The Bamyan region in central Afghanistan might be best known outside the country for a horrific crime perpetrated against cultural heritage, but 17 years on there are few parts of Afghanistan doing more to preserve culture.
In 2001, the Taliban infamously blew up a giant carved Buddha in Bamyan, a region defined by its diverse archaeology, coruscating lakes, vivid panoramic valleys, and rich-green meadows.
If it is possible to muster a response to such devastating cultural loss, then the five-day Dambura Festival, which has now become a regular fixture in the region, would seem appropriate.
This year, the second edition of the festival took place under a brightly-coloured blue sky on June 29, welcoming thousands of spectators from across the country to celebrate the hypnotic jingle of one of the country’s best-loved instruments.
The guitar-like dambura is made from mulberry wood. It is mainly played in the northern and central parts of the country.
The Dambura Festival is much more than a sing-a-long, however.
It aims to promote traditional music, introduce traditional handicrafts, strengthen tourism and celebrate culture. While such events are routine in many countries, in Afghanistan, they carry special significance, because they are not easy to hold once, let alone twice in a row.
Bamyan has seen less fighting than many Afghan provinces, which means there are fewer security constraints for organizers. In the last few years, the valley fortified by the Hindu Kush and Koh-i-Baba mountain ranges has hosted other festivals including the Silk Road Festival and Gul-e Kachalo (Potato Blossom Festival) among others.
Last year organizers were strongly criticized by the Bamyan Ulema Council, which called it Haram — unlawful — echoing the hardline position on music and dance propagated by the Taliban during the group’s reign from 1996 to 2001. Nevertheless, the show went on.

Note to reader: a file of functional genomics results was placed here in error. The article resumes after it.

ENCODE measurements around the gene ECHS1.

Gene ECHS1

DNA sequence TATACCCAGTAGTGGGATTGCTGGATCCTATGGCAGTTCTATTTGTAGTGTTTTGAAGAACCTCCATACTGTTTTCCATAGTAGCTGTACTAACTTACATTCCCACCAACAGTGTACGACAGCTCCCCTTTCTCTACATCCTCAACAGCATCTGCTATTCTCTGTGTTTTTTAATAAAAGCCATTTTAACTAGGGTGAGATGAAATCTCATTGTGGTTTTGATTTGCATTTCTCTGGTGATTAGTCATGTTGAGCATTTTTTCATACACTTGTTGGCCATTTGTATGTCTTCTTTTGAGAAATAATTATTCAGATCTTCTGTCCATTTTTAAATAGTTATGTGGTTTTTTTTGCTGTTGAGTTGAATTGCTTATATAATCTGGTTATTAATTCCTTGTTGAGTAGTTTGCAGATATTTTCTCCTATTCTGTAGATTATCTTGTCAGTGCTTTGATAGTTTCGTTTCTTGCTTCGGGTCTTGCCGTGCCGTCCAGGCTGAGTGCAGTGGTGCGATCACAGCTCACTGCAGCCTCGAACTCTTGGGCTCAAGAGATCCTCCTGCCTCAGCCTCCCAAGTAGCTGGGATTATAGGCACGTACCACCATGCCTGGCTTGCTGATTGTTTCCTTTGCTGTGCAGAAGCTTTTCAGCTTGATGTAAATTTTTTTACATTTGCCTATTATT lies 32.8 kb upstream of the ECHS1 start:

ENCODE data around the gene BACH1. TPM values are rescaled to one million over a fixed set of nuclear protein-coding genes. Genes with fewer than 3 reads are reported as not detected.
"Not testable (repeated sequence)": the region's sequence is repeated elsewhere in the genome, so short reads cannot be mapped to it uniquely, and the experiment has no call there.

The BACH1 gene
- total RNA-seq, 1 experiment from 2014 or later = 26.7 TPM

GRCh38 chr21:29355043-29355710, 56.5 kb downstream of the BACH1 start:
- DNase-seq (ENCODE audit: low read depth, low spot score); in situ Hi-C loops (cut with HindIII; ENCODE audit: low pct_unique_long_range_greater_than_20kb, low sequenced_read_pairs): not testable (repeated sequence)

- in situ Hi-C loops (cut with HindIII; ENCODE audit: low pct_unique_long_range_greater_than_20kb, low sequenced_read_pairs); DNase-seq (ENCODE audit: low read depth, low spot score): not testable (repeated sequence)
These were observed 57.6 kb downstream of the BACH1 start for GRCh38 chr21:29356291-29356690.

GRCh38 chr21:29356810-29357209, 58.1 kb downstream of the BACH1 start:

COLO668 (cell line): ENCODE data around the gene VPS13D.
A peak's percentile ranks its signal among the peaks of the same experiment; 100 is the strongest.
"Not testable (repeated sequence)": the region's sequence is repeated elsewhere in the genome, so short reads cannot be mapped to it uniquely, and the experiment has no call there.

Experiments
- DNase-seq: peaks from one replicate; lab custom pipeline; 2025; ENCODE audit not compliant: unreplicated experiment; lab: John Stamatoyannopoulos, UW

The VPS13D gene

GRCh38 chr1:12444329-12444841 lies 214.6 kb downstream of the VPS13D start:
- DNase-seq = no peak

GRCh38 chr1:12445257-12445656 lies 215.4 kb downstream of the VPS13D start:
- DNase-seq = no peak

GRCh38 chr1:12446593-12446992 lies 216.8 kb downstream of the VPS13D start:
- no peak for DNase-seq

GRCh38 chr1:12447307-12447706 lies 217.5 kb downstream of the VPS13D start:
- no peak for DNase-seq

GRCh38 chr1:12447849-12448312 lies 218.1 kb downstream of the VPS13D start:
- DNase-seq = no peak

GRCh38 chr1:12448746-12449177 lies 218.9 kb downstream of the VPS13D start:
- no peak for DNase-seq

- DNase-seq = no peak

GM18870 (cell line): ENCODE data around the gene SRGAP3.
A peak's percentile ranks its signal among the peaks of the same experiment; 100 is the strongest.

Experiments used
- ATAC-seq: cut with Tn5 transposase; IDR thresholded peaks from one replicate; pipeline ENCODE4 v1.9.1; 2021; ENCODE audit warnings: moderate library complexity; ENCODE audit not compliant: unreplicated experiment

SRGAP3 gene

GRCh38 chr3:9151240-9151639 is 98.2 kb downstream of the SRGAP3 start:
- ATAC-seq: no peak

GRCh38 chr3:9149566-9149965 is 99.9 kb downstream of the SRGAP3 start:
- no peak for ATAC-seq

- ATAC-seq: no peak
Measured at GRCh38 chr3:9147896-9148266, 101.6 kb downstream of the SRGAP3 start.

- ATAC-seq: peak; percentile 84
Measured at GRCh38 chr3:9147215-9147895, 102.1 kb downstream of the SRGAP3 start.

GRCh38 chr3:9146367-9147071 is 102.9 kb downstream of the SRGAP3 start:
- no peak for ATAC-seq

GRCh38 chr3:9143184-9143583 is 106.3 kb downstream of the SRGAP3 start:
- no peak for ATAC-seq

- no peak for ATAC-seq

Many artists came from other provinces — Ghazni, Ghor, and Daikundi as well as the capital Kabul. The festival was supported by the Chinese Embassy to Afghanistan, UNESCO and the provincial government.
One challenge for social conservatives created by the festival is the prominence of women there. Out of 11 different performances, four were carried out by girl troupes. Although many praised their contribution, others registered extreme disgust. On Facebook female dancers and musicians were called “whores” who spread fahsha (whoredom) and promoted Western thoughts.
Afghanistan’s artistic and cultural life has been profoundly impacted by years of war. Sarwar Sarkhosh, a dambura legend, was amongst many who perished during the 1980s. The June festival awarded Sarkhosh for his art and the sacrifices he made to develop music in Afghanistan, particularly Hazaragi traditional music.
While Bamyan locals often accuse government of ignoring their region in terms of infrastructure and public services, tourism has emerged as an economic mainstay thanks to the work of organizations like The Bamyan Cultural Center and the Bamyan eco-tourism programme. The festival is another year.
Although there is a small trickle of foreign tourists into the province every year, mostly it is Afghans from other provinces who brave the unstable roads leading into Bamyan.
“I wish every province was Bamyan and every resident was a Bamyani,” Ahmad Kakar, a resident of Jalalabad province who attended this year’s festival, told Global Voices.
This article was published on Global Voices on 24 July 2018.